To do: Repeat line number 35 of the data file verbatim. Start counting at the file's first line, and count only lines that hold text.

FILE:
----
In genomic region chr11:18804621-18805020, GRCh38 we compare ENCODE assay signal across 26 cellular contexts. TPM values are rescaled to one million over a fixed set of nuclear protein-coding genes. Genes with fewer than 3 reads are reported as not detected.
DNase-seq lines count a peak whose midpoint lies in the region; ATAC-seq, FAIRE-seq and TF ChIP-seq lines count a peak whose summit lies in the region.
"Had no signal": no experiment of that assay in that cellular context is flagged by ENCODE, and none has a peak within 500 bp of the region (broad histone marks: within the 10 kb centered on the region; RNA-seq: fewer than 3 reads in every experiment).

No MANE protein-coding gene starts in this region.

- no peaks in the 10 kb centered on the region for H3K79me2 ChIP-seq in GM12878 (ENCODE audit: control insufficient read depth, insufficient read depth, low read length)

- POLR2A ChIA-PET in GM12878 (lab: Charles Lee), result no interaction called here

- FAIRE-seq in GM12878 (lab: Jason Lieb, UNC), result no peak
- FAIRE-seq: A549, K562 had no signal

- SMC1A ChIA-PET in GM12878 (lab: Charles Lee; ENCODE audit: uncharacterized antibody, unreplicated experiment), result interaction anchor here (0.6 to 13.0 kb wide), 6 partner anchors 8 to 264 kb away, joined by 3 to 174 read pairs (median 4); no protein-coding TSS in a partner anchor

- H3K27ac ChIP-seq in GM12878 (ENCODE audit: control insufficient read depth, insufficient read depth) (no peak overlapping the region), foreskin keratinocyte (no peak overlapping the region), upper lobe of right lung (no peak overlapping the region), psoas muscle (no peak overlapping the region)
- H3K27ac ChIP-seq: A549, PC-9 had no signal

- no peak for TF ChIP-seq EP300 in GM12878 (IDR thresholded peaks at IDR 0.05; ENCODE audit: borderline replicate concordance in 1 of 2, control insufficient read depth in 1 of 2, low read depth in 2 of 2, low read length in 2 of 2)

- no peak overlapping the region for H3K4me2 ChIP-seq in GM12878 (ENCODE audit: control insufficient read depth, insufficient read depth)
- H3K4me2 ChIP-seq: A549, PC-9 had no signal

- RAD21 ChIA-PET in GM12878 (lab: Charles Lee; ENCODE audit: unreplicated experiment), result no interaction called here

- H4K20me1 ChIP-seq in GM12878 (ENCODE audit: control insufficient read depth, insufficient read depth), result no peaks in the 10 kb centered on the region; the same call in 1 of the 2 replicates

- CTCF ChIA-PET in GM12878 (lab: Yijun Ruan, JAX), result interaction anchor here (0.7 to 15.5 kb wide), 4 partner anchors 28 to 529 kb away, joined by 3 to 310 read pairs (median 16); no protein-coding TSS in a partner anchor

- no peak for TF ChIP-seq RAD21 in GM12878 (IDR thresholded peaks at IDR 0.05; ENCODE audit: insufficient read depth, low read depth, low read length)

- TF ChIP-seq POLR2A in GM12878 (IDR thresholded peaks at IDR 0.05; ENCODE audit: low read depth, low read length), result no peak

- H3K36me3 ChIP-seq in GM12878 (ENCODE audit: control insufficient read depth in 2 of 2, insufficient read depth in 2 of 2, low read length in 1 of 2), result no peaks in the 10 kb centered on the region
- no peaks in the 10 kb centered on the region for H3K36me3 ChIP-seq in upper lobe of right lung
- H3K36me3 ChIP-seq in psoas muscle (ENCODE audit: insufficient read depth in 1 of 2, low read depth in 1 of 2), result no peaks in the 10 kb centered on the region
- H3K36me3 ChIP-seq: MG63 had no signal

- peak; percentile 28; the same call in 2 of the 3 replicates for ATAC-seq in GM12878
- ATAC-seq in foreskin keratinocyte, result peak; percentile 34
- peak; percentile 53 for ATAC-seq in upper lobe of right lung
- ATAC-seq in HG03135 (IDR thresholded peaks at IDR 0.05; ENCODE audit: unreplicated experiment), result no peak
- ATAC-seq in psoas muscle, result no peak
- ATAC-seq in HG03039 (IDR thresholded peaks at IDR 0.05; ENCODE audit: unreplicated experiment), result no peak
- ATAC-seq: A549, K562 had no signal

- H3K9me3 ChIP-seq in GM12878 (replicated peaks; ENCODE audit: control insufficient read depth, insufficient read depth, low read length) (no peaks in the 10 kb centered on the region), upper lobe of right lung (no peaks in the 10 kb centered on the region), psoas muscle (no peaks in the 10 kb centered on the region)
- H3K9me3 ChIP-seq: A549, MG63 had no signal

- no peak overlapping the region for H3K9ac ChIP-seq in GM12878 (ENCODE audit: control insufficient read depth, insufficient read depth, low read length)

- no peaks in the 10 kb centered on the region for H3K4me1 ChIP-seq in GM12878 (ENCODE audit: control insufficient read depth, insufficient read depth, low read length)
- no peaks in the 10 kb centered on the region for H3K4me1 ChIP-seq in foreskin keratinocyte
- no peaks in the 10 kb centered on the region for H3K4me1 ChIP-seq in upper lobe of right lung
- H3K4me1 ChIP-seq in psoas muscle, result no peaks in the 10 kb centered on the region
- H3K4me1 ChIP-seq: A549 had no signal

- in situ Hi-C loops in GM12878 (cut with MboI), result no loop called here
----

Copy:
- no peaks in the 10 kb centered on the region for H3K4me1 ChIP-seq in foreskin keratinocyte